(b Ludwigsorget, c. 1556; d Augsburg, 1613). German goldsmith. He was the most outstanding goldsmith in Augsburg of the late 16th century. In 1583 he was licensed to practise as a master goldsmith in Augsburg, an increasingly important centre of goldsmithing (see Augsburg, §3(i)). His work represents the period of transition from the late Mannerist to the Baroque styles in goldsmiths’ work from Augsburg, as that of Christoph Jamnitzer does in work from Nuremberg. Between 1585 and 1590 Lencker made one of three silver panels for the Reiche Kapelle in the Residenz, Munich: the framed psalm (Munich, Residenz) is held from behind by the statuette of King David. Like Christoph Jamnitzer, Lencker also worked for Emperor Rudolf II and for other German courts. The work that he completed in 1592 that formed part of the tribute to the Turks in that year is known only through documentary evidence. Further proof of Lencker's ability as a sculptor is the drinking vessel in the shape of a standard-bearer (Vienna, Ksthist. Mus.) that bears the initials of Archduke Ferdinand of Austria, Count of Tyrol (reg 1564–95), and was listed in 1596 in the inventory of Schloss Ambras, Innsbruck. In the same year Lencker was commissioned by Duke William V of Bavaria to make a silver altar for the church of the Holy Cross, Augsburg.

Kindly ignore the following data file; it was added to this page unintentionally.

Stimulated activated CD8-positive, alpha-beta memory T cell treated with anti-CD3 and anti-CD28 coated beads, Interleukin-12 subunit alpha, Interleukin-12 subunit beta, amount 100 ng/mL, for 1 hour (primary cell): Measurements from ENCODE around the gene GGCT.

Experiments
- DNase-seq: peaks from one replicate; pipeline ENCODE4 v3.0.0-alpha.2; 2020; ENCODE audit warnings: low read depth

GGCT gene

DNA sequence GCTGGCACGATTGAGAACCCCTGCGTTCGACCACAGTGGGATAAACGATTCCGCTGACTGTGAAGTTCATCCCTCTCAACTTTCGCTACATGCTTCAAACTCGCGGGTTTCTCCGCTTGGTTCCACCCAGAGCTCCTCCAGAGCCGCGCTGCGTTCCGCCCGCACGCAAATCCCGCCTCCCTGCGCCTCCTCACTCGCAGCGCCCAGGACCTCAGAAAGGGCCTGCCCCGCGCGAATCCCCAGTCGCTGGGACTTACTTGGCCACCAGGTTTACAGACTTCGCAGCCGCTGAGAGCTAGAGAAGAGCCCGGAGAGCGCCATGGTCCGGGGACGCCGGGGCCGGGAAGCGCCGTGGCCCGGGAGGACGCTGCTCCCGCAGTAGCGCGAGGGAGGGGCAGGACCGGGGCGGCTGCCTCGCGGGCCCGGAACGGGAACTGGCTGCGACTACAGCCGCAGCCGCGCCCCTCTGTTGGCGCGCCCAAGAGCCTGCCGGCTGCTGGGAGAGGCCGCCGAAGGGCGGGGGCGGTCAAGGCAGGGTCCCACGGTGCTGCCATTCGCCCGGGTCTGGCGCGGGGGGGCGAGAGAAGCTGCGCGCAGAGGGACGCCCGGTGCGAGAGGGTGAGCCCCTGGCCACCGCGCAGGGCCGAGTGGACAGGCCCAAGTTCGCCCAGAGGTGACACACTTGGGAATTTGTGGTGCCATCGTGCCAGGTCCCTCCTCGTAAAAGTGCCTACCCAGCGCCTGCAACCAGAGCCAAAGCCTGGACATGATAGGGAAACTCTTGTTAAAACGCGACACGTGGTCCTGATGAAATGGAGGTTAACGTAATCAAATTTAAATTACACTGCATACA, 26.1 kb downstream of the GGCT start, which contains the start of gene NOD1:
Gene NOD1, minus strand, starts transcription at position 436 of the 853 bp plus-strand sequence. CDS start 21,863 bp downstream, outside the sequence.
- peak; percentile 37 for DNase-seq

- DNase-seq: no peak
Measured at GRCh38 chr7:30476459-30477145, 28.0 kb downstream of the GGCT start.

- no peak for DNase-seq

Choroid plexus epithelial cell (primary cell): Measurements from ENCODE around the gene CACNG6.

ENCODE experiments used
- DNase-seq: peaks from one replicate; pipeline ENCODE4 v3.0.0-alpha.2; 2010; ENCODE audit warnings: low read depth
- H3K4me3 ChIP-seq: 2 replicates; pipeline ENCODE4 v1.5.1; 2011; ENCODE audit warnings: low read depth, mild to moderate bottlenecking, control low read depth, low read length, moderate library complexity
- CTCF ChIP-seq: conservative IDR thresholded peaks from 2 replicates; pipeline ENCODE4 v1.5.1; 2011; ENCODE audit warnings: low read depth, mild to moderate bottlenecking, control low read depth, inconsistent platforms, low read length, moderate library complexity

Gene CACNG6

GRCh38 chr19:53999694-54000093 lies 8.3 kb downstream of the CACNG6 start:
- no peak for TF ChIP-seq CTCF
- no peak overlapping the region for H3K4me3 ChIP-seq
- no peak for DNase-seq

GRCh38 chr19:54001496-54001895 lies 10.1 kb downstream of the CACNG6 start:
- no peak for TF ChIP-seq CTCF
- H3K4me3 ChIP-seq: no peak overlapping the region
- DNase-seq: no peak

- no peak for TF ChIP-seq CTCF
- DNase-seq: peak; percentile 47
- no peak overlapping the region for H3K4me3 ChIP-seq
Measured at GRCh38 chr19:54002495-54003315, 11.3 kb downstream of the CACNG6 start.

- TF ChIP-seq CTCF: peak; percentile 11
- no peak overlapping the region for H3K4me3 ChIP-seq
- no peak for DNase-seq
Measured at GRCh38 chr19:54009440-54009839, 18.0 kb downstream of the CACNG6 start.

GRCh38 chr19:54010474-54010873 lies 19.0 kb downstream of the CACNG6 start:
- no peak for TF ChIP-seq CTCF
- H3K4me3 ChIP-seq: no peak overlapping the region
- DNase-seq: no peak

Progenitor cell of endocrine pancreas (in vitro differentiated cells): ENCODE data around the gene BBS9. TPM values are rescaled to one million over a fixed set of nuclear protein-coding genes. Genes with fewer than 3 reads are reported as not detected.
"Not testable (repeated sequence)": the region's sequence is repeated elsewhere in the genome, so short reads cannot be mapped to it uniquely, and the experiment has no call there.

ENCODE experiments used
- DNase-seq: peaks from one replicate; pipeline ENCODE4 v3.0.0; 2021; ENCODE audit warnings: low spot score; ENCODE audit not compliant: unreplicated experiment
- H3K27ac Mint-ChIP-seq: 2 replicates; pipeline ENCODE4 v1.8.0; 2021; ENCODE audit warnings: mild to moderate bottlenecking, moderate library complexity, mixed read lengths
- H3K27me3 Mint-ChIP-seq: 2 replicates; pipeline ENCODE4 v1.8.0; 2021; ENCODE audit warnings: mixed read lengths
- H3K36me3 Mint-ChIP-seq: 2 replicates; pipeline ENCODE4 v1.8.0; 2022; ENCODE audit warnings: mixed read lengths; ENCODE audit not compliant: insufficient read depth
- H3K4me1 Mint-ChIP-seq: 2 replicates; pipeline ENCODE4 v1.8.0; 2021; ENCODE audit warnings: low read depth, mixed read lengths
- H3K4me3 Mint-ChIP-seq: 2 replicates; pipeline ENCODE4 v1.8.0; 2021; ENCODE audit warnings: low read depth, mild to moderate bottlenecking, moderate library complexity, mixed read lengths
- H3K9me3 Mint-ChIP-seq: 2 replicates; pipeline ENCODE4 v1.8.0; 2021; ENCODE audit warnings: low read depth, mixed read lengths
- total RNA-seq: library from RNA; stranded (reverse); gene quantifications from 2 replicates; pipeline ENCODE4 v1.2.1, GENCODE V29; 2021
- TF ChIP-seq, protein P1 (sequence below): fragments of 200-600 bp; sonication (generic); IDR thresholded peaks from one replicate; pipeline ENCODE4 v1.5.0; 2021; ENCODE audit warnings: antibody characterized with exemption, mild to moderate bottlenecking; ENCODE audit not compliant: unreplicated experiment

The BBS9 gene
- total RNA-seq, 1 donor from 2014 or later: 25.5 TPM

From The Grove Encyclopedia of Northern Renaissance Art in Oxford Reference.
Subjects: Renaissance Art.